Daniel R. DePetris: The Political Docket

Taliban’s Top Military Commander Captured by U.S./Pakistani Forces…What it Means

Posted in Afghanistan/Pakistan/Central Asia by Dan on February 16, 2010

In a dramatic turn of events in the Afghan War, the New York Times is reporting late this evening that the Taliban’s top military commander- Mullah Baradar- is now under U.S. and Pakistani custody.  At the same time a joint U.S./NATO offensive in Southern Afghanistan is meeting stiff resistance, the Taliban’s most important political figure next to Mullah Omar is now under the control of Pakistani authorities.

Details are still sketchy at the moment.  The story broke just hours ago, and to my knowledge, it took a solid two hours for mainstream media outlets to grasp onto the story (the New York Times and a blog on ForeignPolicy.com were the first to report).  But from what the NYT is telling us at the moment, it appears that Mullah Baradar was captured in the Pakistani city of Karachi; a large metro area sprawling with western-styled architecture and a booming tourist business.  Aided by the work of the Inter Services intelligence Agency- Pakistani’s equivalent of the CIA- American forces were able to collect and analyze enough intelligence to lead directly to the No. 2 man.

There are a few things that are worth nothing here.  First off, the fact that Pakistan’s ISI took the lead in this operation may demonstrate a new and improved shift in U.S-Pakistani relations.  Ever since the Taliban Movement was formed in the mid-1990’s, the ISI supported Mullah Omar’s followers with millions of dollars in cash, thousands of weapons, and logistical support that could only be obtained by a well-funded intel agency.  When the Taliban captured the city of Kabul in 1996, Pakistan was only one of three countries that formerly recognized the movement as the legitimate government of Afghanistan (Saudi Arabia and the UAE were the other two).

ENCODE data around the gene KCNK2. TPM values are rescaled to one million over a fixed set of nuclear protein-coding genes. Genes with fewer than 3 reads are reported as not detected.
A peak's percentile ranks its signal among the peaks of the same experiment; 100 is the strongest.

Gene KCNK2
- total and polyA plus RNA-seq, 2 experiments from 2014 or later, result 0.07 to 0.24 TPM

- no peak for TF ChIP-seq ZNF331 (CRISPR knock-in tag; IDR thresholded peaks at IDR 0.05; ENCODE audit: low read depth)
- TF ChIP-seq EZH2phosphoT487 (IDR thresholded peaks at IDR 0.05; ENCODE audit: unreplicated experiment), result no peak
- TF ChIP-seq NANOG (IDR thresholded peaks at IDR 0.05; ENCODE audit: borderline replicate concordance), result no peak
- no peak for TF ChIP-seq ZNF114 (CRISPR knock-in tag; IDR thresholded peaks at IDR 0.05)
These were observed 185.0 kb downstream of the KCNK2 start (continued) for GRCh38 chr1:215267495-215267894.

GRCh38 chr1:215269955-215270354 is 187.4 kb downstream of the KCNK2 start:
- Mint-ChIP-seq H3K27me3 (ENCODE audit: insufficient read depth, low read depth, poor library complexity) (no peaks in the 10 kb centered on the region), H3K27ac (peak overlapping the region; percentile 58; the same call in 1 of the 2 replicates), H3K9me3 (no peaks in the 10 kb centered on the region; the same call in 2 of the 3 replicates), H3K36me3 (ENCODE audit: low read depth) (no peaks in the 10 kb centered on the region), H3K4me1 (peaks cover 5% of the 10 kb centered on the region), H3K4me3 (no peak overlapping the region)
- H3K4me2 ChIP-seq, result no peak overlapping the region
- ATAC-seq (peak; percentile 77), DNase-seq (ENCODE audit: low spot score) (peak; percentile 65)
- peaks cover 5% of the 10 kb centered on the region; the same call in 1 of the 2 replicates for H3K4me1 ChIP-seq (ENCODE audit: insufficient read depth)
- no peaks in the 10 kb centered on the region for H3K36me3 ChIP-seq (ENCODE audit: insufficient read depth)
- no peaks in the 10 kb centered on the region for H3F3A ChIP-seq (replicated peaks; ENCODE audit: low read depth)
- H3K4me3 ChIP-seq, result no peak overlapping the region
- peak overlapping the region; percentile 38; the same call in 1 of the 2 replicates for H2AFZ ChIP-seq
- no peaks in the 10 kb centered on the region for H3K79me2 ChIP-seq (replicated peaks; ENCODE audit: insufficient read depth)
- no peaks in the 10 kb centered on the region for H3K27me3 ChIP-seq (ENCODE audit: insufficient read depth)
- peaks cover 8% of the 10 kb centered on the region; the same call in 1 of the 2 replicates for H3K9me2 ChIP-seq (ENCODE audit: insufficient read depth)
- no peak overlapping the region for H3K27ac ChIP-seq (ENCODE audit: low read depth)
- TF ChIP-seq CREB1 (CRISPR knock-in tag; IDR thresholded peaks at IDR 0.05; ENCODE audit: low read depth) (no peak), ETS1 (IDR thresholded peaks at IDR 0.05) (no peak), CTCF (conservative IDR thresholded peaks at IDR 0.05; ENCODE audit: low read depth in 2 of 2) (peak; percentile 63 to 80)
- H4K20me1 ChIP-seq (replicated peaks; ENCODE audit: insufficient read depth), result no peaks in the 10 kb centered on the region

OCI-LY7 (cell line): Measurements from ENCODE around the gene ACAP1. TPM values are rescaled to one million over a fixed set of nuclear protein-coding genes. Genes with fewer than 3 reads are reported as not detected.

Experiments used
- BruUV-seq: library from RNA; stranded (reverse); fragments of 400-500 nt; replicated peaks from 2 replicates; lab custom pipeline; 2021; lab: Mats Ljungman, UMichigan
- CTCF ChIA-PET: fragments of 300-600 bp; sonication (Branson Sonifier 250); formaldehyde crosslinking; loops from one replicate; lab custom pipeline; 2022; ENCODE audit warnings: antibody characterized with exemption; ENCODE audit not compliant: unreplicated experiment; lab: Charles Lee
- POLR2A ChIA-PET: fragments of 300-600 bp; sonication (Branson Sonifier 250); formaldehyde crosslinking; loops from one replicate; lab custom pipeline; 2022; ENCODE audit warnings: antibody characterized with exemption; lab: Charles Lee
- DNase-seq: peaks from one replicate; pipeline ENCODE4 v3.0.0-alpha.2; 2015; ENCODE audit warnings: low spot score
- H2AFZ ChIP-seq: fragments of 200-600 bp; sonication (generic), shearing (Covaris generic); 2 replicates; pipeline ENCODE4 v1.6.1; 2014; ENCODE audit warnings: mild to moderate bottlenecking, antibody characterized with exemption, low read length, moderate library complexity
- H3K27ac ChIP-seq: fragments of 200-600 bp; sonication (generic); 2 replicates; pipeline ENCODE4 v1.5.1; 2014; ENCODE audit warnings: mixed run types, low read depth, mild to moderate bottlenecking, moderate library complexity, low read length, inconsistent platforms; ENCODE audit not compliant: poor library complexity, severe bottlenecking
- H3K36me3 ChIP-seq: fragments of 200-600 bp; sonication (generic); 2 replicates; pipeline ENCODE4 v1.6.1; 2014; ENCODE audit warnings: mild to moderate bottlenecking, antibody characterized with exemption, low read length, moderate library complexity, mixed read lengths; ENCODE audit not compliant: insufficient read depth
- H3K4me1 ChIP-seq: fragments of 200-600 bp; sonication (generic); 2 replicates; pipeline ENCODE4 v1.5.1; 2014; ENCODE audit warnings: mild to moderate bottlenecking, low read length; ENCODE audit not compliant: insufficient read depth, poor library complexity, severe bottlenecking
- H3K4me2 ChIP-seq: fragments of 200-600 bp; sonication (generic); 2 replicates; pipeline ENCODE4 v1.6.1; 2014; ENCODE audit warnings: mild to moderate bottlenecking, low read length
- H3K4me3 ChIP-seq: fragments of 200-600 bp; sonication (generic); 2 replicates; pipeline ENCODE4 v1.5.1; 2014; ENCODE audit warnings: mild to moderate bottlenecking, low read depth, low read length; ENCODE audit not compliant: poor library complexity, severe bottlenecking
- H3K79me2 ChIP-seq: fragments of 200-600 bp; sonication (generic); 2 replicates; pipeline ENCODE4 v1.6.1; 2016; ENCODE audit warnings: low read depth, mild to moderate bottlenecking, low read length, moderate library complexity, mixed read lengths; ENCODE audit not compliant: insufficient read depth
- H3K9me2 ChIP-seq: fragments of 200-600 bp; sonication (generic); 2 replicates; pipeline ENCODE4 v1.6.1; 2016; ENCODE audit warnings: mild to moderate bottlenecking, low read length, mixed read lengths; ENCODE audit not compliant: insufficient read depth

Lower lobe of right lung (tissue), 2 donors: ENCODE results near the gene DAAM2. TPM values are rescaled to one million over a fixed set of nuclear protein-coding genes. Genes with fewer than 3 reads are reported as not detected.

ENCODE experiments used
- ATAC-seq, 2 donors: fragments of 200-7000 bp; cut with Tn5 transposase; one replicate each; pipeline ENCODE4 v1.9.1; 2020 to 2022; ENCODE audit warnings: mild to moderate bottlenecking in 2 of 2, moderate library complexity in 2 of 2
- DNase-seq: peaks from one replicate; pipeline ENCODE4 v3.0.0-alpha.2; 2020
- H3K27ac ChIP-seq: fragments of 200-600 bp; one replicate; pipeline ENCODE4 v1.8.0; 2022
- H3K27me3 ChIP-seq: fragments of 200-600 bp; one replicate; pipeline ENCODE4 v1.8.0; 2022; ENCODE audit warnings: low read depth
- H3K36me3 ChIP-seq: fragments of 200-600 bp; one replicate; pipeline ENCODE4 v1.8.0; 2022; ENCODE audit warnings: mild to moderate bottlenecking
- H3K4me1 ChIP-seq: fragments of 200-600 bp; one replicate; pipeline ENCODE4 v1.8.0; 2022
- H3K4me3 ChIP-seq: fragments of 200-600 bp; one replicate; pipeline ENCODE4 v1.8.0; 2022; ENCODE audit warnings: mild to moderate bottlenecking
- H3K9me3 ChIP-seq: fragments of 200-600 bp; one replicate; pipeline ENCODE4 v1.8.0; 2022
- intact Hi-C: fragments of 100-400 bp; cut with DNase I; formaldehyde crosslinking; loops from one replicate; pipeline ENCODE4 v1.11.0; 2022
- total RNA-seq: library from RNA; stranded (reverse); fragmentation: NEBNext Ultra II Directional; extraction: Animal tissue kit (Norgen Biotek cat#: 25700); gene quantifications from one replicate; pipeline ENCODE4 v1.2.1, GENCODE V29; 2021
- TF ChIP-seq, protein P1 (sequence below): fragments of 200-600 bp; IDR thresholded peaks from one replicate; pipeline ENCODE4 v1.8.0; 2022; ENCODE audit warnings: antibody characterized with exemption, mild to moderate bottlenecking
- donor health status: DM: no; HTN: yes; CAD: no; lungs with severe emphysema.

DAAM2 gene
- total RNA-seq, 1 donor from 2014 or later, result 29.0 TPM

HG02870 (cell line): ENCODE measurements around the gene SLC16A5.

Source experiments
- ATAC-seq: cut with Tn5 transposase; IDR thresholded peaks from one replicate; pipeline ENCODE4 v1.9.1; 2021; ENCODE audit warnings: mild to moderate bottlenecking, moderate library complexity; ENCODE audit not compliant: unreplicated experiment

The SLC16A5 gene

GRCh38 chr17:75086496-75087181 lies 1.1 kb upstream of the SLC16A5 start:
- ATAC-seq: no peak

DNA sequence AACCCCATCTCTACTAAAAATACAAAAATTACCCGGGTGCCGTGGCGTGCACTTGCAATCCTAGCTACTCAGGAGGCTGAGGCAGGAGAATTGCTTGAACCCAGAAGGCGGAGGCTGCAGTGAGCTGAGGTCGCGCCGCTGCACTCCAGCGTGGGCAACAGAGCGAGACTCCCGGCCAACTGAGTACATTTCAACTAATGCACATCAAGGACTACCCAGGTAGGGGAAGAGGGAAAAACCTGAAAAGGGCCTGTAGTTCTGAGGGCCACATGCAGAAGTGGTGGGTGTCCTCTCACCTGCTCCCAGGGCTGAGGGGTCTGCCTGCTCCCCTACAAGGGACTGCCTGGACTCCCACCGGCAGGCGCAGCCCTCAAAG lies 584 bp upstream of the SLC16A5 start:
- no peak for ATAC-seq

And of course, a discussion of the ISI-Taliban connection would be mute without mentioning the former’s repeated reluctance to put a dent in the Islamic organization.  Up to today’s news story, the Pakistani Army’s stated policy was to go after militants who were threatening the existence of the Pakistani state while permitting the Afghan Taliban to fight another day.

Now with the arrest of Mullah Baradar, perhaps the Pakistani Government is finally starting to change this course.  The New York Times seems to think so:

“In recent weeks, American officials have said they have seen indications that the Pakistani military and spy services may finally have begun to distance themselves from the Taliban. One Obama administration official said Monday that the White House had “no reason to think that anybody was double-dealing at all” in aiding in the capture of Mullah Baradar.”

From a tactical standpoint, the detention of the Taliban’s No. 2 is a great opportunity for the United States to finally revamp their efforts to track down and capture (or kill) Mullah Omar, the man responsible for hosting, pampering, and sponsoring Osama bin-Laden and his Al’Qaeda cohorts.  And while this is still an arduous task, the Baradar arrest is the best possible breakthrough the U.S. could have hoped for.  Baradar is in frequent contact with Omar in the field, and his stature as the second in command provides him with a detailed and in-depth understanding of Omar’s behavior and perseverance.  It is precisely this type of information that is required if a government wants to reignite a frustrating and long-winded cold-case.

A much deserving bright spot for the international counterterror campaign.

-Daniel R. DePetris

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**Comments courtesy of the Economist**


10 Responses

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  1. Straight Forward said, on February 16, 2010 at 5:24 pm

    Fundamentalist Islamic terrorists, including (but not limited to) Al-Qaeda and Taliban, aim to fight the US for as long as not all Americans convert to Islam.